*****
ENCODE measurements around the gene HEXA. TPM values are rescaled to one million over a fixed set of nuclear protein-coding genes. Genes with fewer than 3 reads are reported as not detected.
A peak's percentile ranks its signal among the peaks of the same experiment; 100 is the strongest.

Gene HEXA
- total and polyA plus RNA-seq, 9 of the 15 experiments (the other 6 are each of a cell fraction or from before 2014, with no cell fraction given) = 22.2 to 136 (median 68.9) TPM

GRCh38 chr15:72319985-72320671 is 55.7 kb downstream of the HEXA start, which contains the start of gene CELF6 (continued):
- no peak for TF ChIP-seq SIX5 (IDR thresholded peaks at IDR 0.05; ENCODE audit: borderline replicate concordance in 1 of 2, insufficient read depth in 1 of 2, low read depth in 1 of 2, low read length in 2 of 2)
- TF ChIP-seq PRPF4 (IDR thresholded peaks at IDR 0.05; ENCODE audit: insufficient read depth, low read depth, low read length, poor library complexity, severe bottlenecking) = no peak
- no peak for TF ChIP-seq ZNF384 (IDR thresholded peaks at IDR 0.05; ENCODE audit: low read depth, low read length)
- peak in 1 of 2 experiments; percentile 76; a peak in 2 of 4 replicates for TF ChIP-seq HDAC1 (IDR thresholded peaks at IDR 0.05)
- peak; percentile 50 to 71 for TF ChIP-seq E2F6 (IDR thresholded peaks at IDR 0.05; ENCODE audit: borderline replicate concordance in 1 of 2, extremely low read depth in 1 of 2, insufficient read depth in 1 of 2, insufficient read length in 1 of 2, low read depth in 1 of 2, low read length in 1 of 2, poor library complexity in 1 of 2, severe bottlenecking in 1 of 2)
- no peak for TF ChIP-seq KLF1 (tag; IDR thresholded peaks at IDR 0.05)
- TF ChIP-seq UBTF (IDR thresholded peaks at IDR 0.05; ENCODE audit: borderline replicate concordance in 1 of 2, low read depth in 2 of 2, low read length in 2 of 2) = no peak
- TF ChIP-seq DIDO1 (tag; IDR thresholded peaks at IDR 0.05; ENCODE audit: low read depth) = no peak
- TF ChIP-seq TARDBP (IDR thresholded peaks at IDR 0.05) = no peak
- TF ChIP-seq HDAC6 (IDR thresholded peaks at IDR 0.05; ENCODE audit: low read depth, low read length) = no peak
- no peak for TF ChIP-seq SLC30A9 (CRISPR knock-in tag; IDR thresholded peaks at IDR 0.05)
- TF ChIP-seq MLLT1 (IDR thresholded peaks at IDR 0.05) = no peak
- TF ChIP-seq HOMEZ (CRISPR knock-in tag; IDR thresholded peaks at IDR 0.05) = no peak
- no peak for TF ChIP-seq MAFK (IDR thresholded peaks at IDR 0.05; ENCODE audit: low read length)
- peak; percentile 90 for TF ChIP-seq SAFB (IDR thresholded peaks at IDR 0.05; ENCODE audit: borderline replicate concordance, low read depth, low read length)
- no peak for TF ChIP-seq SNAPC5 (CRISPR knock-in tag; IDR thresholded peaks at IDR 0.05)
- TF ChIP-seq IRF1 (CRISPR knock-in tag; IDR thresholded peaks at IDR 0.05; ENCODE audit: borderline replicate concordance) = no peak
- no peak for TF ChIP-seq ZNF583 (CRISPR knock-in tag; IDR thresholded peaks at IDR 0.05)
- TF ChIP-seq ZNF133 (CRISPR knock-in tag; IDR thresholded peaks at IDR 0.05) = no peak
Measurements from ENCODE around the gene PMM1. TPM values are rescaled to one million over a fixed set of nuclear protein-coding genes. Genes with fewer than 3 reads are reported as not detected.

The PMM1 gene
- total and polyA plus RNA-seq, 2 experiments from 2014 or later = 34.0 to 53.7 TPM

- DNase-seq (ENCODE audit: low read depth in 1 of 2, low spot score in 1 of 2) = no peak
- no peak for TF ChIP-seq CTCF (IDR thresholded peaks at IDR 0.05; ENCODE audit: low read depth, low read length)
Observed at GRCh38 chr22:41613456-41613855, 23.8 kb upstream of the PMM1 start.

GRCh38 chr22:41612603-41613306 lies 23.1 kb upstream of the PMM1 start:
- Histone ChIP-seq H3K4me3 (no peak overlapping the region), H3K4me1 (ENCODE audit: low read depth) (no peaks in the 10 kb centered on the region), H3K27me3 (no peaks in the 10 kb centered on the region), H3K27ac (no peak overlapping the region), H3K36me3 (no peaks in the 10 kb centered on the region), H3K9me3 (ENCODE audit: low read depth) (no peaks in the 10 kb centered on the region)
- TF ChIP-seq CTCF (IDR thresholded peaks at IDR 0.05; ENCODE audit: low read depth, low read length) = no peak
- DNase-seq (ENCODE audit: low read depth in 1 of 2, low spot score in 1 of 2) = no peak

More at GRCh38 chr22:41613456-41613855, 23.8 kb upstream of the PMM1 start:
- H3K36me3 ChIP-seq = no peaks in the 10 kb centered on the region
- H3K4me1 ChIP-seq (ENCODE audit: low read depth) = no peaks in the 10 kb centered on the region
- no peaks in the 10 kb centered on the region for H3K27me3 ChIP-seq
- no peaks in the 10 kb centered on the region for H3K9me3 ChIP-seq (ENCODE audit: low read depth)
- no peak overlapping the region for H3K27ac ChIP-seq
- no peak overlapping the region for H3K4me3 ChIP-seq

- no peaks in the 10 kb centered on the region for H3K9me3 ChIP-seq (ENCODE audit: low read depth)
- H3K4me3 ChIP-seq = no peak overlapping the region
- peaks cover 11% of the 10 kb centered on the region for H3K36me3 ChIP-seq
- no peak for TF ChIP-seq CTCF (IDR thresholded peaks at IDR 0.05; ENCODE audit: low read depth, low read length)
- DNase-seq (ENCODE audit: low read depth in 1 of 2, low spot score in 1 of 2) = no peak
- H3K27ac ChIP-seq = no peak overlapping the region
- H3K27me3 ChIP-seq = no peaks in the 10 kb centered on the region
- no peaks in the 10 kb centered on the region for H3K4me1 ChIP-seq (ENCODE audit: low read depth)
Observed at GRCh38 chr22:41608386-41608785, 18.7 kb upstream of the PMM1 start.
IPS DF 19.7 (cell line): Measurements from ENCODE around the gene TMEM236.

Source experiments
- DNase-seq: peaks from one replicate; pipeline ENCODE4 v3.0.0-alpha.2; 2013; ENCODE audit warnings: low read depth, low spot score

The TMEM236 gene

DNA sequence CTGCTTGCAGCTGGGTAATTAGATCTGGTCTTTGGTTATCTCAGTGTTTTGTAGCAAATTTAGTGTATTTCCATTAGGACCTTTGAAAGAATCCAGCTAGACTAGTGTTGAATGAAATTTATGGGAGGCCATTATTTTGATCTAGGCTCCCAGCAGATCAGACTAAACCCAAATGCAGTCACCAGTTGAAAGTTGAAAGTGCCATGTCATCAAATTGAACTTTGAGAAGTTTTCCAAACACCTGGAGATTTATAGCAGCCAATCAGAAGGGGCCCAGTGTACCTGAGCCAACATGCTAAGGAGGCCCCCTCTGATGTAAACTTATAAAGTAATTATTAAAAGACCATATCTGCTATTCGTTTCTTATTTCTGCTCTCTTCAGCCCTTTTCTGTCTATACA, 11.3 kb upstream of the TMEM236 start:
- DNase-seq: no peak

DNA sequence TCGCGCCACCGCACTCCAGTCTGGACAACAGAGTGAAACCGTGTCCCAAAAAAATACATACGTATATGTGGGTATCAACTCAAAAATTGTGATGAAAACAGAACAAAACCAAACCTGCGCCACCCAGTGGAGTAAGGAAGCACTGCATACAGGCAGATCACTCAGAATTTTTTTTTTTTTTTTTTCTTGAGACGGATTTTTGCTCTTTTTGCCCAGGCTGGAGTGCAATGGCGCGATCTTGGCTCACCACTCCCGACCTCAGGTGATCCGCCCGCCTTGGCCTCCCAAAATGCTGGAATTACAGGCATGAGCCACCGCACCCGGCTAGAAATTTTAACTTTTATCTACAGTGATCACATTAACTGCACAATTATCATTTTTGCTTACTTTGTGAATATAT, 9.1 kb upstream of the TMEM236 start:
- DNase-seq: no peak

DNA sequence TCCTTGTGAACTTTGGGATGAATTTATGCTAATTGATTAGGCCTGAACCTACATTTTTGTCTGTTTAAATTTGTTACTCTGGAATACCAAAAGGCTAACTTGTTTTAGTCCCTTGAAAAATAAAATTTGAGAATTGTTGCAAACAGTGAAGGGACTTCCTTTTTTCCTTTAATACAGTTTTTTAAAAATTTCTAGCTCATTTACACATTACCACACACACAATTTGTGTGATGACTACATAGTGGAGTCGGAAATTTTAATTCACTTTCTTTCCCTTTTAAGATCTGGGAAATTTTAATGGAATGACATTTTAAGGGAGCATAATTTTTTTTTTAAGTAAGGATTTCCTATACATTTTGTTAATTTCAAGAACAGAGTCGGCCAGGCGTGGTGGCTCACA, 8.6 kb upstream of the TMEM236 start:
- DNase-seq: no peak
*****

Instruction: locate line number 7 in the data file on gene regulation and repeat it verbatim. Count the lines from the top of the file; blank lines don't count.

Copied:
- TF ChIP-seq PRPF4 (IDR thresholded peaks at IDR 0.05; ENCODE audit: insufficient read depth, low read depth, low read length, poor library complexity, severe bottlenecking) = no peak